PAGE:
Gluten- and dairy-free menu ideas don't have to be complicated, expensive or time-consuming to prepare. However, a bit of advance planning is required if you want to create simple, healthy meals that address your dairy or gluten intolerance as well as your everyday diet and weight-loss goals.
Avoiding your personal trigger foods can be challenging, because dairy products and the grains that contain the protein gluten — including rye, barley and wheat — are extremely common in the American diet. However, if you're willing to give it some forethought, you can come up with plenty of gluten- and dairy-free options to enjoy for breakfast, lunch, dinner and snack time.
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Food Sensitivity Symptoms
As you have probably learned firsthand, gluten intolerance is a food sensitivity that can wreak havoc on your digestive tract, resulting in symptoms such as diarrhea, bloating and flatulence, as described by the Cleveland Clinic. Lactose intolerance has similar unpleasant symptoms, per the Mayo Clinic. If you are experiencing digestive issues, talk to your doctor or nutritionist for help determining the cause. He or she will also have ideas on foods you can eat safely.
Gluten-Free Carbs for Breakfast
Many people eat carbs for breakfast to give themselves energy to start the day. But wheat, rye, barley, malt and brewer's yeast all contain gluten, so carb lovers who want to go gluten-free will need to choose baked goods made with other grains.
Finding bread and bagels that are both gluten- and dairy-free is a challenge, but options do exist. Choose bread made with gluten-free grains such as rice, flax, amaranth, corn, millet or ground nuts, seeds or soy.
Breakfast on a gluten- and dairy-free diet could consist of eggs scrambled with water or calcium-fortified plant milk, a piece of fruit and a slice of gluten-free toast spread with coconut oil, sugar-free fruit preserves or nut butter instead of dairy butter.
Fried potatoes are another carbohydrate-rich breakfast food that is gluten-free. For a change, try cooking up carb-rich plantains, which are starchy relatives of bananas.
Oatmeal and granola are two other delicious, carb-rich breakfast foods. Oats are naturally gluten-free, but as the Celiac Disease Foundation (CDF) points out, "cross-contact can occur in the field when oats are grown side-by-side with wheat." Therefore, they advise that those who are avoiding gluten choose breakfast cereals and other oat products that are specifically labeled "gluten-free."
"There are many food items that may contain gluten, often in hidden or unexpected ways," cautions the CDF. "Always read the label of any food product you buy if 'gluten-free' is not specified on the label."
Fruits and Vegetables for Lunch
For an easy-to-fix dairy-free lunch, try a plate of dark, leafy salad greens topped with canned salmon, cooked white beans and plenty of vegetables such as chopped tomatoes and cucumbers, grated carrots, diced onions and steamed broccoli or asparagus.
For maximum calcium — which you may need if you go dairy-free — eat the small bones in the salmon and incorporate calcium-rich greens like kale into the salad mix. Steer clear of croutons, imitation bacon bits and commercial salad dressings, all of which may contain gluten. Instead, prepare your own heart-healthy dressing using distilled vinegar, spices or herbs and a monounsaturated oil such olive oil.
A platter of fresh fruit is certain to be both gluten- and dairy-free, as well as a good lunch choice for weight-loss. Instead of serving the fruit with cream (a dairy product), consider topping it with a drizzle of honey or a shake of cinnamon.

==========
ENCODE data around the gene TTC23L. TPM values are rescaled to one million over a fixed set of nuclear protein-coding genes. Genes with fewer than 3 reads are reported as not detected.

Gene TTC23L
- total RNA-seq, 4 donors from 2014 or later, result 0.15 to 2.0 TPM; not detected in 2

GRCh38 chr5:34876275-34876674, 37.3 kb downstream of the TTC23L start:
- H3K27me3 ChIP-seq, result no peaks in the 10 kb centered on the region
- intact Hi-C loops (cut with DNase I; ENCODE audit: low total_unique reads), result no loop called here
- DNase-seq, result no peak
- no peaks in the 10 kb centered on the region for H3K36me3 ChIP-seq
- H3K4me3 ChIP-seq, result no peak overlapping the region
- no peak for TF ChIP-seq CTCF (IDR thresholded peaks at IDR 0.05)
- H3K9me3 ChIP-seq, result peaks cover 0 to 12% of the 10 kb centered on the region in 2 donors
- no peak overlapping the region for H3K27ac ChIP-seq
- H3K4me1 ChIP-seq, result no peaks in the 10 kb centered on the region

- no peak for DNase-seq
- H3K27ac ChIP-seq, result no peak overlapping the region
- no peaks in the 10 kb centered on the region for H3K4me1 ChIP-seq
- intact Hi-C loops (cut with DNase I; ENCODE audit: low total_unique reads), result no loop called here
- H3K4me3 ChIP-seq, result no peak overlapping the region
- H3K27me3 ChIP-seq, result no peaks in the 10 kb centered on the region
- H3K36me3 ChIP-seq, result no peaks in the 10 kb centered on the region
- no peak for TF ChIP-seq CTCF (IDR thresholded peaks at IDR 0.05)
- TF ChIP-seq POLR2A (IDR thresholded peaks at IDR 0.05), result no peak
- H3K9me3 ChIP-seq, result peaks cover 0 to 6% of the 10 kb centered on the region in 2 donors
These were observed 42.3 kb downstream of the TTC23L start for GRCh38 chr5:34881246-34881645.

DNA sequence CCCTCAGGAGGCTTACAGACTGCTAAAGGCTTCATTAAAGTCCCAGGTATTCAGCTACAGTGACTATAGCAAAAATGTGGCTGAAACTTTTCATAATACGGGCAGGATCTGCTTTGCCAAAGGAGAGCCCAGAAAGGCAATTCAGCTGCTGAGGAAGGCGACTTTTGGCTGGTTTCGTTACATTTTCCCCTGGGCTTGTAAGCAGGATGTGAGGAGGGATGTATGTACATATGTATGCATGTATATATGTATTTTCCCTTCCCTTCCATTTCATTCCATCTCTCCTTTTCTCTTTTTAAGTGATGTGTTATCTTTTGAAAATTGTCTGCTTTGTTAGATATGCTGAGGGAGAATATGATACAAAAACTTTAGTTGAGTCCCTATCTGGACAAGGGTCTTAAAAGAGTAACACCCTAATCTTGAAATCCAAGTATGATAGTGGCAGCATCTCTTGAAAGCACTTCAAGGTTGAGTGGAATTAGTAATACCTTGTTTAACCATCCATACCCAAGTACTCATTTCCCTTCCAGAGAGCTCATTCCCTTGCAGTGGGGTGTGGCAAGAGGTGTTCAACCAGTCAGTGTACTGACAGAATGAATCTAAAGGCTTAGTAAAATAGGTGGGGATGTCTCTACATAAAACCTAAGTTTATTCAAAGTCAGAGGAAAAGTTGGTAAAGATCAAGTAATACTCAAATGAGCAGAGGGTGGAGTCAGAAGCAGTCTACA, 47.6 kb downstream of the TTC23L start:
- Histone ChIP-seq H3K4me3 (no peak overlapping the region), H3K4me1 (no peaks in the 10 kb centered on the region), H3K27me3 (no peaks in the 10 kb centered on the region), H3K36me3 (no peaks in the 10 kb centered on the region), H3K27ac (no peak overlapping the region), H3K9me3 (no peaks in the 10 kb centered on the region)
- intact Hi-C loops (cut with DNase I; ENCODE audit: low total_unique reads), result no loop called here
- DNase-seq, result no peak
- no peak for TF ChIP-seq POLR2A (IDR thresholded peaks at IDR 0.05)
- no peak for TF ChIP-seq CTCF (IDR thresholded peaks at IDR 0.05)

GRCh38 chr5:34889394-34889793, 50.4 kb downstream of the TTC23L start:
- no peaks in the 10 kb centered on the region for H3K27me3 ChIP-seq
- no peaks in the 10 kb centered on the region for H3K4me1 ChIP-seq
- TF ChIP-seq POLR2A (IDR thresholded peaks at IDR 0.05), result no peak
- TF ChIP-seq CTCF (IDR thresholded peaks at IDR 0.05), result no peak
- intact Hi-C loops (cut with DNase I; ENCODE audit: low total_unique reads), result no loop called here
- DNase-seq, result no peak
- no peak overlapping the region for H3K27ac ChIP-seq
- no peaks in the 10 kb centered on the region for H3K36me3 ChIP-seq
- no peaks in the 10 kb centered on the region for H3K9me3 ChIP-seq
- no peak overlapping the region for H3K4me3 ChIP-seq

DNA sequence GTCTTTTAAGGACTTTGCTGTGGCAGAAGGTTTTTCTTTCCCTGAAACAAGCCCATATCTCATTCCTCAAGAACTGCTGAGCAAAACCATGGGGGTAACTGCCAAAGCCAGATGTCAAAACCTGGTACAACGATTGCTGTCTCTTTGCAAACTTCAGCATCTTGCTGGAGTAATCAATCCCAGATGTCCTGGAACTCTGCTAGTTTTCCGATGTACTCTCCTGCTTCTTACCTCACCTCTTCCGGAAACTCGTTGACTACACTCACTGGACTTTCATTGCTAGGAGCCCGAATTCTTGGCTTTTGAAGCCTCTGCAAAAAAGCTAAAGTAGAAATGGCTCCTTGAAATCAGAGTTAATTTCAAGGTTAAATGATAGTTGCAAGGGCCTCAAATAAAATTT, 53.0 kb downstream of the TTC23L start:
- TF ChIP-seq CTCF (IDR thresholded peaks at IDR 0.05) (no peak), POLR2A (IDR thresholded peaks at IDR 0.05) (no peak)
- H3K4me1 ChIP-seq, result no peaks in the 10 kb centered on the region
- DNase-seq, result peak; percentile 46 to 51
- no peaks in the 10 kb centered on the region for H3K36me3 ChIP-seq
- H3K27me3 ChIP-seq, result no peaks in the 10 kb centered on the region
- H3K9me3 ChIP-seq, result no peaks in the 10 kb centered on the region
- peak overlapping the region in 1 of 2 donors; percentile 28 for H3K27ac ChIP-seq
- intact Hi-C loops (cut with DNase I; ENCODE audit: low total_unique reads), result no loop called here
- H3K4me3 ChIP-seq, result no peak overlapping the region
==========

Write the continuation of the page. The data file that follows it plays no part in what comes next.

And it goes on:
Make Snacks Count
A piece of fruit plus a handful of nuts or seeds is a great snack choice at any time of day. Other healthy snack choices that are gluten- and dairy-free include:
- plain popcorn tossed with olive oil and your choice of spices or herbs,
- rice cakes spread with nut butter, or
- a bean dip such as hummus served with rice crackers or raw vegetables.
Lean Proteins for Dinner
A simple but nutritious gluten- and dairy-free dinner might include grilled steak paired with cooked quinoa or brown rice, steamed vegetables and a dessert of fresh fruit. You can avoid excess saturated fat, cholesterol, sodium and calories by choosing lean cuts of beef or pork, skinless poultry and seafood over fattier cuts or processed meats.
Cook grains like quinoa or rice in water instead of commercial stock or broth that may be prepared with ingredients containing gluten. By including leafy greens like bok choy, collards or turnip greens in your vegetable rotation, you'll ensure that you get plenty of calcium to make up for the lack of dairy in your diet.
Eggs and meats — including bacon, fish and sausage — are all gluten-free protein sources that you can eat for breakfast, lunch or dinner. However, some processed meats do contain dairy, in the form of the milk protein known as casein. Read food labels carefully for casein as well as for any mention of "hydrolyzed vegetable proteins," which might indicate that the product contains gluten.
"Non-dairy definitely does not mean that the product is milk-free," warns the Food Allergy Research and Resource Program at the University of Nebraska–Lincoln. "FDA regulations specifically allow the use of caseinates (and casein is one of the major milk allergens) in non-dairy products. However, the term 'caseinate' will appear in the ingredient statement and must be followed by a parenthetical explanation, such as (a milk derivative). While non-dairy is a term that is frequently used on coffee creamers, it is also used similarly on various other products containing caseinates. Once again, careful inspection of the ingredient statement is the consumer's best defense."